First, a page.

3 out of 4 stars
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What is the reason for the existence of certain correlations between almost all religions? Why do we find many artifacts and structures all over the world that are inconsistent with what the ancient civilizations could achieve? Did they have access to sophisticated technologies that no one knows about? Does humanity really sit on top of the food chain? For answers to these and many more questions, you have to read The Fifth Kind authored by Ariel V.
The Fifth Kind is 358 pages long and is in the genre of nonfiction. The author has been targeted by a group of extraterrestrials for around four years. This book chronicles how these extraterrestrial beings have been communicating with her and the means they use to do so. It also seeks to describe how people are forced to do terrible and unusual things against their will. One will also discover information on subjects like secret societies that cannot be found readily elsewhere. The book is also stocked with magnificent illustrations and pictures that aid the reader to comprehend what is being described.
There are many things that I liked about this book. What I liked most is that the author took the time to provide sufficient information concerning every subject discussed in the book. Consequently, it was easy to follow the author’s train of thought as she dived into succeeding topics. One of the areas that were adequately handled was religions, both ancient and modern religions, and their gods. I enjoyed reading about how people worshiped their various gods in the past and how some of these practices can be found in the modern world. The other thing I liked was the illustrations that were evenly spread throughout the book. These ranged from complex artifacts to pyramids and other mind-blowing structures from all over the globe. I was provoked to continue researching on various historical pantheons and megalithic structures. One lesson that I appreciated was the need for people to become fully aware of themselves and thus resisting any form of slavery.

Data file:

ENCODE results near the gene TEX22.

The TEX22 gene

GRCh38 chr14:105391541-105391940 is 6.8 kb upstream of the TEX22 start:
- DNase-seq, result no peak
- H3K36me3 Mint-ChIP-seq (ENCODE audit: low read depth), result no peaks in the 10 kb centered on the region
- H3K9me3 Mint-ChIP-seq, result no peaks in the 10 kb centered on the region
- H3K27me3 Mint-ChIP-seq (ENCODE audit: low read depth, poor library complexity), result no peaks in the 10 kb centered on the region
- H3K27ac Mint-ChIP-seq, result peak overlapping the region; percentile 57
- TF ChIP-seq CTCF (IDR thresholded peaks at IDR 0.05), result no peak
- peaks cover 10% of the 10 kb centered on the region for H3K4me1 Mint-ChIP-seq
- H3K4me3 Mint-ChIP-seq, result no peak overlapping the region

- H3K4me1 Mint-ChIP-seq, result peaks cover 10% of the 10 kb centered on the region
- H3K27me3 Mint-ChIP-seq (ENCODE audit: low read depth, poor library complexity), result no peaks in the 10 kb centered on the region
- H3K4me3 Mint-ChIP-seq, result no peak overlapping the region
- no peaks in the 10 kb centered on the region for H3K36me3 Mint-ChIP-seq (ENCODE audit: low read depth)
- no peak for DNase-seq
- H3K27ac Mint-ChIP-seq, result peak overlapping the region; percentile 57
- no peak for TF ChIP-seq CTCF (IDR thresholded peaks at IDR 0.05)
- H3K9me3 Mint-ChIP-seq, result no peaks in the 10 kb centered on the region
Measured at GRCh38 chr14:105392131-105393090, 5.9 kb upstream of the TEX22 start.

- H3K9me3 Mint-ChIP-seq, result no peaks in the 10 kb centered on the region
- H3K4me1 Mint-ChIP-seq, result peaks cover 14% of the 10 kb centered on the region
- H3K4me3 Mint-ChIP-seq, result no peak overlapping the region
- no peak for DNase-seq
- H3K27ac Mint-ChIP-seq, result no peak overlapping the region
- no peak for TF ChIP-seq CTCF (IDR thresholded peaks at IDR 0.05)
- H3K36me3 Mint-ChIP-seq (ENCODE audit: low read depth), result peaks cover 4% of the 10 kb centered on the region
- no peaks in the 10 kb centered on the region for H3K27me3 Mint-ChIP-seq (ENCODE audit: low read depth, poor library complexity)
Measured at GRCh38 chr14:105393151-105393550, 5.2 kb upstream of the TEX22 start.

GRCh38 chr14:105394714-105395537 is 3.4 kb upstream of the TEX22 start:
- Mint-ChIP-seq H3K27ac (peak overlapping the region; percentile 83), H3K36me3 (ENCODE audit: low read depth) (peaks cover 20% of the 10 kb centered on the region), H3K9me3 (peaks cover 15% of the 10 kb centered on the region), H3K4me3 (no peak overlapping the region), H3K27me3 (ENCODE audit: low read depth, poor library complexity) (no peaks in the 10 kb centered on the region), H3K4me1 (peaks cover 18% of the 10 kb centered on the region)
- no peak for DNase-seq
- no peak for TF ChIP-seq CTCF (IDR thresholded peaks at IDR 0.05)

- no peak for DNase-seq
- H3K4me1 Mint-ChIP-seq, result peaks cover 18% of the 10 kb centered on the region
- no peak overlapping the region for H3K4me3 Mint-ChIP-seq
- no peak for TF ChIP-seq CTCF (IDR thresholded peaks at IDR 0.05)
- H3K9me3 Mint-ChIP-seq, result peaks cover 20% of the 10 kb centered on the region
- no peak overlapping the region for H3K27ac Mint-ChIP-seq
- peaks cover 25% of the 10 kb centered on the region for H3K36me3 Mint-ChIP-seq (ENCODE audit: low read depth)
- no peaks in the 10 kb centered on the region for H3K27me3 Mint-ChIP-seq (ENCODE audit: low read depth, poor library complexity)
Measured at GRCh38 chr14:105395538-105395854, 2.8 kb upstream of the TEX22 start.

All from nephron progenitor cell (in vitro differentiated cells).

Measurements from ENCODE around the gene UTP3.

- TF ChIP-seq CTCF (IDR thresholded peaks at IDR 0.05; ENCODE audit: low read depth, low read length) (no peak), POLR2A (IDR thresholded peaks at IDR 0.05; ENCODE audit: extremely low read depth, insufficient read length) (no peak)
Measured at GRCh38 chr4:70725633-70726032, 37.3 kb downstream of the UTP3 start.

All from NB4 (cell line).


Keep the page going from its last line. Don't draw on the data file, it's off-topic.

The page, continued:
However, there are things that I disliked about the book as well. The first thing is the book was not professionally edited. I found many grammatical errors right from the introduction page. The formatting of the book was also poorly done. There were variations in the color of the fonts and hence making it difficult to decipher some words.
It also appears as if some conclusions were not properly justified in the book. For example, there are instances where the numbers 3 and 6 were selected from the number of fatalities as a result of natural or human-made disasters. This was then used as credible evidence of a consistent pattern left by extraterrestrial beings. Furthermore, the author stated there is a thin line between technology and God and that divine beings harness this technology to communicate with and read people’s thoughts. An example that was given was the similarity between what the Psalmist in the Bible composed and what the author has been seeing at times. Anyone who has read the Bible will find diverse figures of speech were used, both in the Old and the New Testament.
I rate the book 3 out of 4 stars due to the reasons cited above. The book will appeal powerfully to ardent readers of ufology and mythological history. I also recommend it to theologians as they will find many key topics of considerable interest in the book. Readers who are interested in learning about the New World Order will equally find this book resourceful.
The Fifth kind.
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